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Water sensitive towns and cities

Victoria’s towns and cities were designed on a traditional ‘once through’ basis. Water is captured and stored in remote areas, fed or pumped through a series of pipes to properties and businesses and then through a further series of pipes to the waste treatment plant. Ultimately this water is discharged to a river or the ocean.

This is the opposite of a ‘water sensitive’ city that uses its water resources efficiently and sustainably.

The definition of a water sensitive city is the subject of considerable international research and discussion, but there is strong agreement on three fundamental principles or ‘pillars’:

    • Cities are water supply catchments: meaning the city has access to a range of different water sources which include localised sewage treatment and recycling, stormwater capture, and harvesting of rainwater before it enters the stormwater system.
    • Cities provide ecosystem services: meaning they supplement and support the functions of the natural environment and provide benefits such as clean water and erosion control.
    • Cities comprise water sensitive communities: meaning the socio-political capital for sustainability exists and that citizens’ decision making and behaviour are water sensitive.

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Transitioning to a water sensitive city requires multiple approaches and community participation. Some of the differences between a traditional, once through water management regime and a water sensitive regime are outlined in Figure 6.

Victorians have made huge efforts to conserve water in their homes and businesses. Melbourne today consumes about the same volume of water as it did in the mid-1970s, despite having more than a million extra residents. The community strongly supports better use of our precious and limited water supplies and more recycling and stormwater capture. The Target 155 campaign to limit water use to 155 litres/person/day was a huge success and encouraged householders to reduce their water use even further. Businesses embraced the EPA’s Environment and Resource Efficiency Plan (EREP) program to find cost-effective means of saving water which encouraged them to seek further savings and efficiencies.[1]

The Brumby Government’s Central Region Sustainable Water Strategy of 2006 broke new ground by assessing the potential impacts of climate change on water resources. It took a highly innovative approach, using water conservation and efficiency measures as its starting point. It discussed integrating urban and water planning and supported local scale recycling projects, at the same time as creating environmental entitlements for the region’s stressed rivers. It set in train an upgrade for the Eastern Treatment Plant which now produces about 120 GL Class A recycled water per year. The challenge now is to find a use for this valuable recycled water resource beyond the existing Eastern Irrigation Scheme (that uses about 6 GL) and isolated examples of third pipe systems in new housing developments.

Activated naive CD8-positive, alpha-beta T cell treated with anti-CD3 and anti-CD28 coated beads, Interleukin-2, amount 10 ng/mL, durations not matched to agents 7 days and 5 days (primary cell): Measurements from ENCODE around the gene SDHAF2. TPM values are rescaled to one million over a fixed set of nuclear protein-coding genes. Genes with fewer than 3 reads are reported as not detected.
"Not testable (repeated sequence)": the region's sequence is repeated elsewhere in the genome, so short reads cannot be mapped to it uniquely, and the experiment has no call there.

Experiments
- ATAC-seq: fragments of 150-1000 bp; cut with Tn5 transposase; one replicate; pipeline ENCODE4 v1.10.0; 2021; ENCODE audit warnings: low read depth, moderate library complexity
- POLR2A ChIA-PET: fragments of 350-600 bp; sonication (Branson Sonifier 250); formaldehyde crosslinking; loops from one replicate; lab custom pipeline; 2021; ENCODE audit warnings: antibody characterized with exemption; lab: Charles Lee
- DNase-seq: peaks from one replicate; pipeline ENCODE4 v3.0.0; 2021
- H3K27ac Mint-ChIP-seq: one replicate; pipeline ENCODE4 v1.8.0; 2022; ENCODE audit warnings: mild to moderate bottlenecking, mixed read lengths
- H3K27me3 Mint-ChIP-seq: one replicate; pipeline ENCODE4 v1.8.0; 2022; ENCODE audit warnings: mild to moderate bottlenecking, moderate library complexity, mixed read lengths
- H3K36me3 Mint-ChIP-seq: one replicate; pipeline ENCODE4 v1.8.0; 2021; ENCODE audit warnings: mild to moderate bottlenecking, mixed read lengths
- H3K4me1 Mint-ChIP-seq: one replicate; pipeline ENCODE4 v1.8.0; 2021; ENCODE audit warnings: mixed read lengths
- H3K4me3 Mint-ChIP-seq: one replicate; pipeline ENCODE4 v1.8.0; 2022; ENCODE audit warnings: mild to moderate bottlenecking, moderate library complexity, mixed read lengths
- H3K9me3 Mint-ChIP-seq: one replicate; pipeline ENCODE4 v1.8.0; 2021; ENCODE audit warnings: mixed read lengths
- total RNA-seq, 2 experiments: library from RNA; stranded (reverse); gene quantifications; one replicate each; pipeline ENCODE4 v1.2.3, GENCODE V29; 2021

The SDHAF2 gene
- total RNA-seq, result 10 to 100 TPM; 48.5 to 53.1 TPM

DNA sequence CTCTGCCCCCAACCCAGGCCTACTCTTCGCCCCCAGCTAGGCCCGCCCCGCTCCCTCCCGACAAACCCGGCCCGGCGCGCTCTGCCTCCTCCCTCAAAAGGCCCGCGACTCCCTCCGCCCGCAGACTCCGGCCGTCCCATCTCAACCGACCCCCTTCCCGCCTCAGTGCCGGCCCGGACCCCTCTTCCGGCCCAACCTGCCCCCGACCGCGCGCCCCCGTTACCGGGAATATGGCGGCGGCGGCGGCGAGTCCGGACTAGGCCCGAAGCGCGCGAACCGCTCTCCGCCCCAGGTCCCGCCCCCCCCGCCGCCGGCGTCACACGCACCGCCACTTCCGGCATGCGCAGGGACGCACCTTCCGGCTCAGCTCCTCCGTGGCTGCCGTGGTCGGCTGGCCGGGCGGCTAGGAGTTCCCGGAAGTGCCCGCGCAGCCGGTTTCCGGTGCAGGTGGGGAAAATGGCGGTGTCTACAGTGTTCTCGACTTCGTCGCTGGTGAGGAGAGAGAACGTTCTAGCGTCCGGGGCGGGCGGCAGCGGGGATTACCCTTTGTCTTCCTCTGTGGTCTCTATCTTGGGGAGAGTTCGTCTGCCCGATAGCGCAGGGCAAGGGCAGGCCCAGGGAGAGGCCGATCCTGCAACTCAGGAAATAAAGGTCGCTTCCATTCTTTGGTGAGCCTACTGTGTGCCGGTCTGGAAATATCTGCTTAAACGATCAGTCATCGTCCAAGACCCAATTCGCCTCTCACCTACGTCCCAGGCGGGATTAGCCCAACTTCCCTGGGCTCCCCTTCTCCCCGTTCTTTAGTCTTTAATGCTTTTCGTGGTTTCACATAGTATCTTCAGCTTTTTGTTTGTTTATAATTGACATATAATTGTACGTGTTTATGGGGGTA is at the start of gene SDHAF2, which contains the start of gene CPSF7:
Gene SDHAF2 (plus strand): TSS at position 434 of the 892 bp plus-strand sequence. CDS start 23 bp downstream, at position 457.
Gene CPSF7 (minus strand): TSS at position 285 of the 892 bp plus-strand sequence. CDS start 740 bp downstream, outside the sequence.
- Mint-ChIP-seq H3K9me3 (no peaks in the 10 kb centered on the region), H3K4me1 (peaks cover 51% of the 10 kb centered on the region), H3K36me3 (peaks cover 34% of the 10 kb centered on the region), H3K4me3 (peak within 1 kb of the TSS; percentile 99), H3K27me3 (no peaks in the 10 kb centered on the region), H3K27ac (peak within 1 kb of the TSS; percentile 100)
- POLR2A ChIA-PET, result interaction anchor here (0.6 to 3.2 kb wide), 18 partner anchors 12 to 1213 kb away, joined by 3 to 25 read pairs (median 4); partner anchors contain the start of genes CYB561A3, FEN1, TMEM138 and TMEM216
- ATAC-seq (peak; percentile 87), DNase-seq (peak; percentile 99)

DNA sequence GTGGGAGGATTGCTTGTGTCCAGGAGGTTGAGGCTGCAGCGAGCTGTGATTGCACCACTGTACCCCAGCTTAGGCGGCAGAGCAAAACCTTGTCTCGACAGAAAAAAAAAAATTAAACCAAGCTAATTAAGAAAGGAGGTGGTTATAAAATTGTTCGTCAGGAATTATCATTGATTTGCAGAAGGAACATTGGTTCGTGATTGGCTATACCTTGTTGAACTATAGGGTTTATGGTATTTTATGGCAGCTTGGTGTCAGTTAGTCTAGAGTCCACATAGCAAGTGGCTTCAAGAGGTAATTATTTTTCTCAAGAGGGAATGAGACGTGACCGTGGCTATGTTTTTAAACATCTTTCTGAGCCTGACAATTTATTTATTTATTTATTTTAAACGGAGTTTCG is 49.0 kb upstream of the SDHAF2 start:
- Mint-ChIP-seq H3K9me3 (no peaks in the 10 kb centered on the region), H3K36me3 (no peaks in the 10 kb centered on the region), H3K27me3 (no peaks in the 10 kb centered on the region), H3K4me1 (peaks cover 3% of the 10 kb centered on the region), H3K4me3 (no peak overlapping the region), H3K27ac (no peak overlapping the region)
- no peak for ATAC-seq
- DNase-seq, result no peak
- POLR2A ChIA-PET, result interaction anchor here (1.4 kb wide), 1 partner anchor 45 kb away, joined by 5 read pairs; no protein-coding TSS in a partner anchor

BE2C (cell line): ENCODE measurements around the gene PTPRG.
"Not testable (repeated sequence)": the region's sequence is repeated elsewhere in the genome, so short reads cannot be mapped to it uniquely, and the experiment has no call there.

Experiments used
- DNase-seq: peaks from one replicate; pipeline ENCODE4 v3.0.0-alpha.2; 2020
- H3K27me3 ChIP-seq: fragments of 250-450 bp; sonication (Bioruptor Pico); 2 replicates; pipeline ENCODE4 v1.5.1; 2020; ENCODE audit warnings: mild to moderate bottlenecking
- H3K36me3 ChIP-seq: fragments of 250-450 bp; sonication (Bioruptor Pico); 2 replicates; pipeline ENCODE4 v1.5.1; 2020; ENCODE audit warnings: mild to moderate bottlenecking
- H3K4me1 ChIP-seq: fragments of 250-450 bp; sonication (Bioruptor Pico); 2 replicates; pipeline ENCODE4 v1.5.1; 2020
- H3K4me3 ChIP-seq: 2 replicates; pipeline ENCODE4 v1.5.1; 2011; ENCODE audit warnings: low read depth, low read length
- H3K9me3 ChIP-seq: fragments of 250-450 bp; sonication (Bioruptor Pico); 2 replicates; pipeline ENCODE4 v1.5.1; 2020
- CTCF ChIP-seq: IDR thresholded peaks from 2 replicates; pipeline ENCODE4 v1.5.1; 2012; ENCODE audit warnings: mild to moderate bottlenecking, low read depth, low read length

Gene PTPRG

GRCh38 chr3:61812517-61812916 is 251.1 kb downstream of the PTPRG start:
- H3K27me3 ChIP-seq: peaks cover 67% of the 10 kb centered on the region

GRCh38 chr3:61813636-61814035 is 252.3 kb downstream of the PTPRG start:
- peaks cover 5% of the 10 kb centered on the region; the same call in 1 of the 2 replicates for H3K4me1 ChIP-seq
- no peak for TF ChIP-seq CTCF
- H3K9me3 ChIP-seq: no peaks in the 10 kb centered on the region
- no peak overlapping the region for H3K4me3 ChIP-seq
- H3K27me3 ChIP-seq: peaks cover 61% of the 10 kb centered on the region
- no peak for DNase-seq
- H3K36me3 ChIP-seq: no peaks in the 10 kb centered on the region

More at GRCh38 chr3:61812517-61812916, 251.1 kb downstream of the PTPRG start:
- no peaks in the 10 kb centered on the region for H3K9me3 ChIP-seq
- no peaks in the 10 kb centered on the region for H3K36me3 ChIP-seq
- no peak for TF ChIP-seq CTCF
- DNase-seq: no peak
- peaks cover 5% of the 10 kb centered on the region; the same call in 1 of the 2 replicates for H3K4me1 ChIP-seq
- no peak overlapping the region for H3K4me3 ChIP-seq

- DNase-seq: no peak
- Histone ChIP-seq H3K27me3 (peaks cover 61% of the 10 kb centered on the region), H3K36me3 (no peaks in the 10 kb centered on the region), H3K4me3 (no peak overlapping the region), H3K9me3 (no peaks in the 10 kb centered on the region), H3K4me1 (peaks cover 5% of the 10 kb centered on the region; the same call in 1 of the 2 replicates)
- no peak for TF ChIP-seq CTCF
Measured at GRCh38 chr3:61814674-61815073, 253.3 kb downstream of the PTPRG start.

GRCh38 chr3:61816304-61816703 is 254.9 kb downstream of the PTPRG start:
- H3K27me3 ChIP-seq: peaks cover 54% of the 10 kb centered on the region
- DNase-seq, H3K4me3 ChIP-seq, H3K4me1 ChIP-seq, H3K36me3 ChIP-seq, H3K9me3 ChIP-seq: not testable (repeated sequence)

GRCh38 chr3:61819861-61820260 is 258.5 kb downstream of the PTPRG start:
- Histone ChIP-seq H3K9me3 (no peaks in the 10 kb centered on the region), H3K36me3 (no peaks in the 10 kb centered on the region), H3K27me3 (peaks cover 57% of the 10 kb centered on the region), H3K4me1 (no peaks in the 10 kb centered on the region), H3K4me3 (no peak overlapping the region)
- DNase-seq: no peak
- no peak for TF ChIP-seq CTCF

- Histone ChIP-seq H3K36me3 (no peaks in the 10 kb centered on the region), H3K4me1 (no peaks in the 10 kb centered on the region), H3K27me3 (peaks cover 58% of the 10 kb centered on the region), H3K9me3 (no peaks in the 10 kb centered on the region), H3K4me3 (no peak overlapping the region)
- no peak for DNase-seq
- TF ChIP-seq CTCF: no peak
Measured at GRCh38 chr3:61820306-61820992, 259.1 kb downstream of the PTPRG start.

The previous Coalition government attempted to implement Integrated Water Cycle Management (IWCM) through the Office of Living Victoria (OLV). Unfortunately good policy became the victim of bad process and the OLV was closed down following a scathing Ombudsman’s report. Leadership now would mean reigniting this concept with better governance and a renewed mandate.

Insert sidebar glossary: Integrated water cycle management considers the water cycle as a whole and how planning for each element of water services (drinking water, sewerage, stormwater, rivers and groundwater) can merge to provide more sustainable environmental, economic and social outcomes.

The Andrews Government has the opportunity to build on these past achievements and capitalise on the work done by the Office of Living Victoria in developing the Melbourne’s Water Future strategy. The government has committed to a Yarra Protection Act intended to control development in the Yarra River corridor. There’s a great opportunity to build on that foundation to create an Act that embeds IWCM into the planning framework and then extend the provisions state-wide. With parallel changes to the Water Act, we would be well on the way to being world leaders in making our cities water sensitive.

 

Key planks in a new plan should include:

  • Capturing stormwater runoff to increase water availability and reduce damage to urban creeks and rivers
  • Improving rates of water recycling in urban areas – currently only 16 percent of treated wastewater is reused in Victoria (the same proportion as 10 years ago), mostly for irrigated agriculture
  • Embedding water efficiency in new and existing homes and businesses (as discussed in Environment Victoria’s report Six Steps to Efficiency Leadership)
  • Establishing a domestic drinking water consumption target of 100 litres/person/day Households should be able to consume as much recycled water or stormwater as required
  • Comprehensively integrating IWCM and Water Sensitive Urban Design in the planning framework at a variety of scales.

The Yarra Protection Act also offers an opportunity to untangle the complex web of agencies with responsibility for the Yarra River. The establishment of a Yarra River Protection Trust to integrate land use planning, water resource management and environmental management would be a great step forward.

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